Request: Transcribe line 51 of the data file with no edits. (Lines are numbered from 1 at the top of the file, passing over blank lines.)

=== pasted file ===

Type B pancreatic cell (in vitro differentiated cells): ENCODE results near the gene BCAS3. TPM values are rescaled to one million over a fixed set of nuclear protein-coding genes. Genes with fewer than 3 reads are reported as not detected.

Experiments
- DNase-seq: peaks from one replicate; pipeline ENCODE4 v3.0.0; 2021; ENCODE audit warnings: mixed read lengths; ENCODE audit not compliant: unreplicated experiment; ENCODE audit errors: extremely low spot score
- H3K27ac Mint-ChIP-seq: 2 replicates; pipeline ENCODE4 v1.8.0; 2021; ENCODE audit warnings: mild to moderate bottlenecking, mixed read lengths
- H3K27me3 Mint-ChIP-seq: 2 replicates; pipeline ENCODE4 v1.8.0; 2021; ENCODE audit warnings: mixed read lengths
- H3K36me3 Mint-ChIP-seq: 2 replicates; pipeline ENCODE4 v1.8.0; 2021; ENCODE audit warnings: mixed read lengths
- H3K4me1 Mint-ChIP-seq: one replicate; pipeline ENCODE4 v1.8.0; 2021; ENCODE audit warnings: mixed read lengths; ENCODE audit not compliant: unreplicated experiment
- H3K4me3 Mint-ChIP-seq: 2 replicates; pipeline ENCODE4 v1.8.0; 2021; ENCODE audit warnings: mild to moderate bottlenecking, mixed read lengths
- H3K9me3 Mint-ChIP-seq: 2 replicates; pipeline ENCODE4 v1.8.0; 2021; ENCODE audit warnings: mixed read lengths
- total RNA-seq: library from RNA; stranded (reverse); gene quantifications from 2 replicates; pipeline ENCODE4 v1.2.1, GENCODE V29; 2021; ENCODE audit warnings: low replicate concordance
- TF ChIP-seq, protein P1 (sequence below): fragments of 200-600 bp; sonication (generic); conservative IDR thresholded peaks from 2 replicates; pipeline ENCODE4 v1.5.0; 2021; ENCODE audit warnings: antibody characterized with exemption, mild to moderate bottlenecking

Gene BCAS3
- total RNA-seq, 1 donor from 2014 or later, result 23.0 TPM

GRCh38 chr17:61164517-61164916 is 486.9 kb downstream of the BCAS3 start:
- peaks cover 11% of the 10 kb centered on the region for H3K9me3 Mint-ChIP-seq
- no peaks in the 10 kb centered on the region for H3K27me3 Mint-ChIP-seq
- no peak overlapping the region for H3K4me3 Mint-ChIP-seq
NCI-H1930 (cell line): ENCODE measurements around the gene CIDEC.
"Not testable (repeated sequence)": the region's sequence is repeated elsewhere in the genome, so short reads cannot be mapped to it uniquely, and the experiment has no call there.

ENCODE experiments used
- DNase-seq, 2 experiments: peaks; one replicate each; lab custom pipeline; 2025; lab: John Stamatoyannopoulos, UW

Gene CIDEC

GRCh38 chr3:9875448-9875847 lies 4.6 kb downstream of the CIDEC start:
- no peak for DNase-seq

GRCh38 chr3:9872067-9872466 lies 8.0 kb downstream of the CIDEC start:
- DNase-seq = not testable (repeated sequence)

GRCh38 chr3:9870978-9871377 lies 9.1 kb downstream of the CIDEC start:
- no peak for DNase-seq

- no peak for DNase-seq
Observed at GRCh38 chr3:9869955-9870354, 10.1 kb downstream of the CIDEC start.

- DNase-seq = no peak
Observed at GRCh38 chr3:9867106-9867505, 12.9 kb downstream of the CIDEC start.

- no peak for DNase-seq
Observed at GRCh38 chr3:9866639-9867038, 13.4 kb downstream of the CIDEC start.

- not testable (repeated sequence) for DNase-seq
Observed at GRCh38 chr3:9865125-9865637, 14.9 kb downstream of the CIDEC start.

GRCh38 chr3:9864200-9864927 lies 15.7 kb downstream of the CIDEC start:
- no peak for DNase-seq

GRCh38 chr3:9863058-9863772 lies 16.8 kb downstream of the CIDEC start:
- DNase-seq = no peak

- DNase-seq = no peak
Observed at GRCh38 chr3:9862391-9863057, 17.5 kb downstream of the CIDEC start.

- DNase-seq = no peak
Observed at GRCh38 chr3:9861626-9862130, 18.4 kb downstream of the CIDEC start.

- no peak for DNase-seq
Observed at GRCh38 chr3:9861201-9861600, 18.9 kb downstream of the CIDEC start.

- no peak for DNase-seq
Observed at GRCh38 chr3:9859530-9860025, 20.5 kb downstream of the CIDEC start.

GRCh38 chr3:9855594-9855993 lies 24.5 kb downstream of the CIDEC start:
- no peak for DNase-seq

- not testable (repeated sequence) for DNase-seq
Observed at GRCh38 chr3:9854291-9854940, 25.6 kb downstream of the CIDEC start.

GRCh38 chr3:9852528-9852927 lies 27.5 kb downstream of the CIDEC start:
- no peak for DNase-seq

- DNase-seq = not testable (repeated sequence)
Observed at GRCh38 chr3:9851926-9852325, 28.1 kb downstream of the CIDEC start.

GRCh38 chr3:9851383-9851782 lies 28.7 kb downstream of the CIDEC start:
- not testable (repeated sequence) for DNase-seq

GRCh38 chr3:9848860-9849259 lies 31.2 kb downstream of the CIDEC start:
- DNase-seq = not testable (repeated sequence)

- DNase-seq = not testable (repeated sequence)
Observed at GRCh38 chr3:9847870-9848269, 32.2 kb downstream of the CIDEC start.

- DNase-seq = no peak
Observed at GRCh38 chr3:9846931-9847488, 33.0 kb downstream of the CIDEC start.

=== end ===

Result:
- not testable (repeated sequence) for DNase-seq